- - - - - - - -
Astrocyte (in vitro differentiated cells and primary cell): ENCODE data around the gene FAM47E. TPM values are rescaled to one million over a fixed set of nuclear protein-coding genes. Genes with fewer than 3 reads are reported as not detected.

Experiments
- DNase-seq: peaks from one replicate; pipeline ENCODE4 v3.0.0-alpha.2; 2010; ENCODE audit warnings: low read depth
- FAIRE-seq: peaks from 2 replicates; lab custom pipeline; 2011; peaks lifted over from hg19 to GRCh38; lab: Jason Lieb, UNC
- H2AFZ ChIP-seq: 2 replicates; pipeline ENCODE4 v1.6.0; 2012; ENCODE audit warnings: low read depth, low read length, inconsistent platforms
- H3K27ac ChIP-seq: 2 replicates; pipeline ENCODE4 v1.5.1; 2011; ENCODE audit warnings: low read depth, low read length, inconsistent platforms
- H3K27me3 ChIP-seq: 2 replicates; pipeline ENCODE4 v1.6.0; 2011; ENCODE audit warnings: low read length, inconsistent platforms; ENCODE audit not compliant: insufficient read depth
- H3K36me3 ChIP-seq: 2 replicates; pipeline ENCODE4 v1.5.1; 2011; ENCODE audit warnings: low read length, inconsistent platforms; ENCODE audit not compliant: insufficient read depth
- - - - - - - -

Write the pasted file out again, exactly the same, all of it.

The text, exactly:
Astrocyte (in vitro differentiated cells and primary cell): ENCODE data around the gene FAM47E. TPM values are rescaled to one million over a fixed set of nuclear protein-coding genes. Genes with fewer than 3 reads are reported as not detected.

Experiments
- DNase-seq: peaks from one replicate; pipeline ENCODE4 v3.0.0-alpha.2; 2010; ENCODE audit warnings: low read depth
- FAIRE-seq: peaks from 2 replicates; lab custom pipeline; 2011; peaks lifted over from hg19 to GRCh38; lab: Jason Lieb, UNC
- H2AFZ ChIP-seq: 2 replicates; pipeline ENCODE4 v1.6.0; 2012; ENCODE audit warnings: low read depth, low read length, inconsistent platforms
- H3K27ac ChIP-seq: 2 replicates; pipeline ENCODE4 v1.5.1; 2011; ENCODE audit warnings: low read depth, low read length, inconsistent platforms
- H3K27me3 ChIP-seq: 2 replicates; pipeline ENCODE4 v1.6.0; 2011; ENCODE audit warnings: low read length, inconsistent platforms; ENCODE audit not compliant: insufficient read depth
- H3K36me3 ChIP-seq: 2 replicates; pipeline ENCODE4 v1.5.1; 2011; ENCODE audit warnings: low read length, inconsistent platforms; ENCODE audit not compliant: insufficient read depth